Even though the scale remains the same, 314ce brings a bunch of innovations on board. Most players report that the frets on this model feel gentler, the strings vibrate more pleasantly, and the guitar stays in tune for extended periods of time. That, of course, means that the level of playability 314ce boasts can’t even begin to compare to the earlier versions of this guitar.
Let’s put it this way – the difference in price between 114ce and 214ce is the same as the difference between 214ce and 314ce (give or take a few bucks). That means that its value is sky high, but if you deem 114ce as “expensive”, you’ll think that 314ce costs a fortune.
Into the fray! Which Taylor guitar is the best and for who?
We’ve run over the most notable and important highlights of 114ce, 214ce, and 314ce – it’s time to decide which of these acoustic guitars is the best.
It’s pretty safe to say that all of them are exquisite and hold a superb value for the buck, but they are very different, hence some people will like one, others the other – everyone loves the 314ce, though only some can afford it. Without further ado, let’s get to it:
Beginner-friendly or professional?
Taylor makes premium-quality guitars, and that’s a fact. However, some are better for beginners while other models are best suited for veterans and professionals.
The 114ce is, undoubtedly, the best beginner-friendly acoustic guitar on the menu. It doesn’t cost too much, it features a plain design, and its playability is beyond average.
Taylor’s 214ce, on the other hand, is in the golden middle regarding the price, it features a huge value for the cash, but it doesn’t really feature major improvements in regard to playability, so it’s also pretty good for beginners. Professionals often favor the 314ce because of its improved playability and sound quality.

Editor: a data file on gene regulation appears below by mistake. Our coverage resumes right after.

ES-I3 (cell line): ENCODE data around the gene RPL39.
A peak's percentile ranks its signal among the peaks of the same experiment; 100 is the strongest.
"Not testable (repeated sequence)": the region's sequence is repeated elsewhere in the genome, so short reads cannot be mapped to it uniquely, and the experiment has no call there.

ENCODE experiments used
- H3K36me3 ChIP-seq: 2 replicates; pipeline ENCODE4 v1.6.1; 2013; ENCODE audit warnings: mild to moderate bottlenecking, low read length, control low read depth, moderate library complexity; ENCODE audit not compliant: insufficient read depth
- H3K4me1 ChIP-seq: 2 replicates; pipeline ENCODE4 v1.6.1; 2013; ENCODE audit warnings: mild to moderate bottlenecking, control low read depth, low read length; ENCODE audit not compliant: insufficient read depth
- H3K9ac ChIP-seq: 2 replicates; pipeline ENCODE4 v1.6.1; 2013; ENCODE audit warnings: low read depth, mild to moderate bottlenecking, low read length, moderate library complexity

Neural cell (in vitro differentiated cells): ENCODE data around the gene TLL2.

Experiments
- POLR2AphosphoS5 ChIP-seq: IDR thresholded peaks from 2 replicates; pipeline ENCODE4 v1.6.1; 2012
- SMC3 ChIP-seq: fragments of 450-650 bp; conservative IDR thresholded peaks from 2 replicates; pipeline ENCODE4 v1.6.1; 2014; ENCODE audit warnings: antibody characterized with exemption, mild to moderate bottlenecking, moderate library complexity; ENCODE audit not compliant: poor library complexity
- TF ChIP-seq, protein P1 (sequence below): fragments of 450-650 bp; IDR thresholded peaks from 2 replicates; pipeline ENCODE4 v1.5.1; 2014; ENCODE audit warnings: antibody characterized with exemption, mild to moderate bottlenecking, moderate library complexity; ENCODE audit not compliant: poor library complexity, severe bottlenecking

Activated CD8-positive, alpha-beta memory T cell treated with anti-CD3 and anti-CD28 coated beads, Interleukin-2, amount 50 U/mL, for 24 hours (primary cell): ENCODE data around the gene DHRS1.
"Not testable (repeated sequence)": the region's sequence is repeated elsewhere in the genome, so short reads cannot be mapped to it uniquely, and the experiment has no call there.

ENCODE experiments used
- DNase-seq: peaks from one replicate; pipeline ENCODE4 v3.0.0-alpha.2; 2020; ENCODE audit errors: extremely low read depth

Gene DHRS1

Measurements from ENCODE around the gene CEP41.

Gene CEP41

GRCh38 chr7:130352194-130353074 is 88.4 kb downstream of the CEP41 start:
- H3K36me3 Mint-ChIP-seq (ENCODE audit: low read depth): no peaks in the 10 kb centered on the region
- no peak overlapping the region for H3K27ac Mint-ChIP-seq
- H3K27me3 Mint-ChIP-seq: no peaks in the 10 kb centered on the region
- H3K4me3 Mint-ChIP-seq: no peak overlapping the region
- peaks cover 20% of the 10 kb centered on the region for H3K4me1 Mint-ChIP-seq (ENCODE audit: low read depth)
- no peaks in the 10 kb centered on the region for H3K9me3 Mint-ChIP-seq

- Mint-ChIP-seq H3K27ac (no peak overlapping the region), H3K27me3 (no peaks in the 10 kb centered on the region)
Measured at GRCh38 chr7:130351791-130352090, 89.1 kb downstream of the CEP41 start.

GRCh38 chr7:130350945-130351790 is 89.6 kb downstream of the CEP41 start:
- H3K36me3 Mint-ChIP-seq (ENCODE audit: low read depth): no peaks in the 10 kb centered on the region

If you want a good-looking guitar, choosing between 114ce, 214ce and 314 will most certainly be hard for you. All three of them excel in aesthetics, but 214ce more than others.
The 114ce looks plain and it features the most neutral finishes – it’s certainly the most straightforward acoustic guitar among the three.
Secondly, the 214ce can be declared as the most beautiful due to the Sunburst finish (optional). Even in its “natural” variant it still looks a bit better than the other two.
Lastly, the 314ce looks plain amazing – the finishes are on point, the tonewoods look and feel very vivid, but it can’t compare to the “Sunburst”, hence the 214ce is the most beautiful Taylor’s CE guitar.
Sound & intonation
This round has a pretty obvious outcome. The first in the “CE” line is 114ce which sounds surprisingly good, given that it’s the most affordable of the three. The chrome hardware holds the tune quite well and the setup is fairly good.
The 214ce is more of a cosmetic upgrade of its predecessor, so it sounds basically the same as 114ce. Lastly, the 314ce brings a lot of innovative features onboard, and it most definitely sounds the best. It costs the most, though, but it wins the round.
Durability & firmness
All three of these guitars are made of exotic materials. That, however, doesn’t mean that they’re flimsy – that means that they’re all exquisite, to say the least.
The 114ce features Sapele Laminate back and sides, solid Sitka spruce top, and a plastic soundhole. It’s quite durable, but can’t compare to the other two in this field.
Taylor’s 214ce comes outfitted with ebony fingerboard, Rosewood binding, and layered rosewood back and sides. Its top features Sitka Spruce materials, just like the 114ce, but it’s substantially more durable than the latter.
Now, the 314ce comes equipped with the finest hand-picked materials, so it’s pretty safe to say that it’s the most durable acoustic guitar in this matchup.
The Final Verdict
It’s pretty hard to determine which Taylor acoustic guitar is the best one for the buck – all of them are genuinely valuable and remarkable. When you’re in doubt which one is the best for you, you should begin with the price – the 114ce is the most affordable, and 314ce the most expensive one.